To have the first tee shot to open New Zealand's premier golfing tournament in front of the country's best golfers has got to be nerve-wracking.
This was the situation Northland golfer Luke Brown found himself in at his first New Zealand Open, which was also in its 100th year.
"It was quite an unforgettable experience," Brown said.
"There were a few first-tee nerves and the temperature was pretty cold at about 2degrees Celsius so it took a few holes to get the body warmed up and moving."
The Queenstown-based tournament, which ended on March 3, was the pinnacle of the New Zealand golfing calendar, featuring prestigious names such as Kiwi Michael Campbell and South Korean K.J. Choi.
Brown, an amateur, finished tied for 114th after not making the cut of 63 players, shooting two rounds of 72 and 73 to finish at two-over par. Over the two rounds, he was partnered with world shot put champion and recent Halberg supreme athlete award winner Tom Walsh.
"I'd played with [Walsh] at a tournament before so I knew him well enough which was cool," Brown said.
"He's a really good guy and, in terms of golf, is pretty cool to see him out there playing, going from shot put to golf."
Brown went through a qualifying tournament to be eligible for the national competition. Out of 62 competitors, Brown finished second to take up one of the four qualifying spots available.
"Coming through qualifying was quite a good way to get there because I had to work for it instead of getting an invite," he said.
"I haven't played since the start of January, so to come out and shoot five-under to qualify was pretty special."
While Brown was disappointed not to make the cut, he said the experience of his first Open was enough to make it enjoyable. In the first round, Brown was four-over par through nine holes before bringing it back to even-par which was a good effort on a notoriously difficult course.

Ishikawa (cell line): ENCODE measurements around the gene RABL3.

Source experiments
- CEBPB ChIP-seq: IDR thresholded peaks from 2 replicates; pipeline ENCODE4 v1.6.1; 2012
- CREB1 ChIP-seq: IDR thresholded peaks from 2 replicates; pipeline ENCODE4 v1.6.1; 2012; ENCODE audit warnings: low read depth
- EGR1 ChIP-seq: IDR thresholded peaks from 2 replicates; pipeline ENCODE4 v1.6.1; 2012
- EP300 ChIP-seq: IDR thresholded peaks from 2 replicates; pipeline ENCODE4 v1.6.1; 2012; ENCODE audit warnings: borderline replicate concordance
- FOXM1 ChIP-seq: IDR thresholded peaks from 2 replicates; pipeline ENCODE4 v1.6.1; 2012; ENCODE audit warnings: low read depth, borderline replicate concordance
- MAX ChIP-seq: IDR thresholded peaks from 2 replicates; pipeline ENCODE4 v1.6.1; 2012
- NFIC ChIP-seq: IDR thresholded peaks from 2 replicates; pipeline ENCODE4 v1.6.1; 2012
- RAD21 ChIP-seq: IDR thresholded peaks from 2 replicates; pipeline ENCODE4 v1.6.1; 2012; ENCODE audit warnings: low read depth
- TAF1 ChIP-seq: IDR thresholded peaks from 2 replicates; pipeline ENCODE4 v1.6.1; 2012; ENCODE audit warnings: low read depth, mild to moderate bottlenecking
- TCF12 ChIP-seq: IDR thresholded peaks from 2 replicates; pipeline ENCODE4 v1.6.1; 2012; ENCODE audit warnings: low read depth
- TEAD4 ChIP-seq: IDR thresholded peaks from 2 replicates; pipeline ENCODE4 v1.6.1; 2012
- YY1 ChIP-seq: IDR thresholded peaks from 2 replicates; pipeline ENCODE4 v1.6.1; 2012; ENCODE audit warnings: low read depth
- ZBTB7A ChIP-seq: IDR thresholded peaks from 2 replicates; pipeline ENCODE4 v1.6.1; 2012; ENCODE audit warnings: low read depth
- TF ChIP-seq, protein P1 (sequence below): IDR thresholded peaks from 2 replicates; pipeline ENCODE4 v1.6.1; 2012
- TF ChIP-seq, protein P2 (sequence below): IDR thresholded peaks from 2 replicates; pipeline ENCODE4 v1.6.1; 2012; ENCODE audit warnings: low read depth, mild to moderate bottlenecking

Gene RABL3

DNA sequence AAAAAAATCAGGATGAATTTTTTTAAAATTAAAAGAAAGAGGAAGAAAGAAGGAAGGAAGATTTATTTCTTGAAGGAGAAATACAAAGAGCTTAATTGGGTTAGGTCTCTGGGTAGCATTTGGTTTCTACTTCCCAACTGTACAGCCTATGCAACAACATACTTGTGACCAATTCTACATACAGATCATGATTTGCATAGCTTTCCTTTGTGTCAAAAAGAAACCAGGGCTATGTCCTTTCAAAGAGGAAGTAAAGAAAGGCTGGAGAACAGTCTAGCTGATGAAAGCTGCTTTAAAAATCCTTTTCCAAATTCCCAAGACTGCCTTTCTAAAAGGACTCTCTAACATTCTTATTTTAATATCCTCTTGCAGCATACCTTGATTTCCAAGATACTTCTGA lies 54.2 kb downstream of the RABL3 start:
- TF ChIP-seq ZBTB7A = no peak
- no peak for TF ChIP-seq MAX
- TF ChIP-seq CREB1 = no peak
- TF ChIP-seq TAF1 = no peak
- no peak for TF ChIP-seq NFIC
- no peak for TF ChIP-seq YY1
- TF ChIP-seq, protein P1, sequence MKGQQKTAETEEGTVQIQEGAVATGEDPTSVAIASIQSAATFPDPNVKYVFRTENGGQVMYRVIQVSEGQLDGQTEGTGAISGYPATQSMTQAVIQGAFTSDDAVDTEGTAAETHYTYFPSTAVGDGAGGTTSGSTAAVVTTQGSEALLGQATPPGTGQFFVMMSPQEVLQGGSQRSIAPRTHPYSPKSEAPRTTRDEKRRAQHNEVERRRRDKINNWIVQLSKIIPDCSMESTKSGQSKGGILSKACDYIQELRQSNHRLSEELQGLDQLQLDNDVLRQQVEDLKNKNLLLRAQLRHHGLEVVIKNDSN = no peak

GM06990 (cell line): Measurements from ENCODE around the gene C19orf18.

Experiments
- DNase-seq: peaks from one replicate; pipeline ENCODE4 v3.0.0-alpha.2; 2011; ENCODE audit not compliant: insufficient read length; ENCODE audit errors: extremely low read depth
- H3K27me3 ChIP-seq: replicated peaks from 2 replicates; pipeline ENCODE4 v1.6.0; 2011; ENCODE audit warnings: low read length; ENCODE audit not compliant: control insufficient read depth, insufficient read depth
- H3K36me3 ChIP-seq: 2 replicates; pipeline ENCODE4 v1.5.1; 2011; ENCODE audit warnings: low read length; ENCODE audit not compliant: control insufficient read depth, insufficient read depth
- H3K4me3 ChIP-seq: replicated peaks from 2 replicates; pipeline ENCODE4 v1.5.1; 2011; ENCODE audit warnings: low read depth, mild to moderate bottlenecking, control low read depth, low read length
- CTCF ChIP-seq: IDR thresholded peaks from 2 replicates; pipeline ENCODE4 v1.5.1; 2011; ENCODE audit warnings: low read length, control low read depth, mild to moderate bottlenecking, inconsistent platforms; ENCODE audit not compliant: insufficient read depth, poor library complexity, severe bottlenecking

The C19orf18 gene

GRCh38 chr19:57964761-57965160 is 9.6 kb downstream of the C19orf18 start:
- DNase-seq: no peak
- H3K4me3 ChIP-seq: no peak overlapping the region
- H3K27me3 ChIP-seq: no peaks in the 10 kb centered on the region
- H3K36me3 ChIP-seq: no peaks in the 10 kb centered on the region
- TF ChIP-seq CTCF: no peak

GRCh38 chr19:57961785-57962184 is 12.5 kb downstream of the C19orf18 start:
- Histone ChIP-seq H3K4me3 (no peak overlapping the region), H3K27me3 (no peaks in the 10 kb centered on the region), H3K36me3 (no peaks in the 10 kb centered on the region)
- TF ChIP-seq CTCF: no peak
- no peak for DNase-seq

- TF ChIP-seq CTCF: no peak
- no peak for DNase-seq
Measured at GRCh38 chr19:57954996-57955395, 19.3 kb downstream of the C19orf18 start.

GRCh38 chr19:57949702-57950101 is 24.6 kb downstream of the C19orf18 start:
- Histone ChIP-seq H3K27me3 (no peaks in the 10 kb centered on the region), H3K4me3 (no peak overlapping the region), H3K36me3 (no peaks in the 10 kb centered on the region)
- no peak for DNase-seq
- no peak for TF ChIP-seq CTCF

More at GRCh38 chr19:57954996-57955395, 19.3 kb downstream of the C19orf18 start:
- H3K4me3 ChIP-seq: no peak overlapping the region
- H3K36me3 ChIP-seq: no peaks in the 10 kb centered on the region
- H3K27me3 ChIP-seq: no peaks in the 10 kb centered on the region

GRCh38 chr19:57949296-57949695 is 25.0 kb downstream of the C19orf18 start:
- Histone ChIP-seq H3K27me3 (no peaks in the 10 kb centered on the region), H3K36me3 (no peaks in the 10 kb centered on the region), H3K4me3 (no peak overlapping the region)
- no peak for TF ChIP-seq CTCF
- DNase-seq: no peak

Brown's good form in the qualifying rounds had come after two close finishes where he was mere shots away from qualifying for the Australian Open.
"Those were two pretty tough pills to take, but moving on now, I've learned from my mistakes so you can see how it's developed from struggling to finish to now getting through."
About five weeks ago, Brown had switched coaches from Marcus Wheelhouse to North Shore Golf Club member Jacques Nortje. Brown said Wheelhouse, who also coached Kiwi golfer Ryan Fox, was a great mentor but that it was time to move on.
"I worked with [Wheelhouse] for four years and it was all good stuff so it didn't end on bad terms, but it was just time for a change to someone that was around me a lot more often."
With Wheelhouse often occupied by other golfers, Brown found it hard to spend a sufficient amount of time with him and felt the change to Nortje would be a good one.
"As soon as I made the Open, Jacques was on the phone asking what my plans were so it's a really exciting partnership we've got going on and I'm excited to see where it goes."
Brown will next compete in the New Zealand Stroke Play Championship in Christchurch on March 21 before travelling to Auckland for two club tournaments in April. Brown hoped to build on the momentum of his Open experience and make his mark on New Zealand's golfing scene.
"I've done these tournaments all before so it's just about playing well and I've been getting some results at them in the past so it's about time I get close or win one."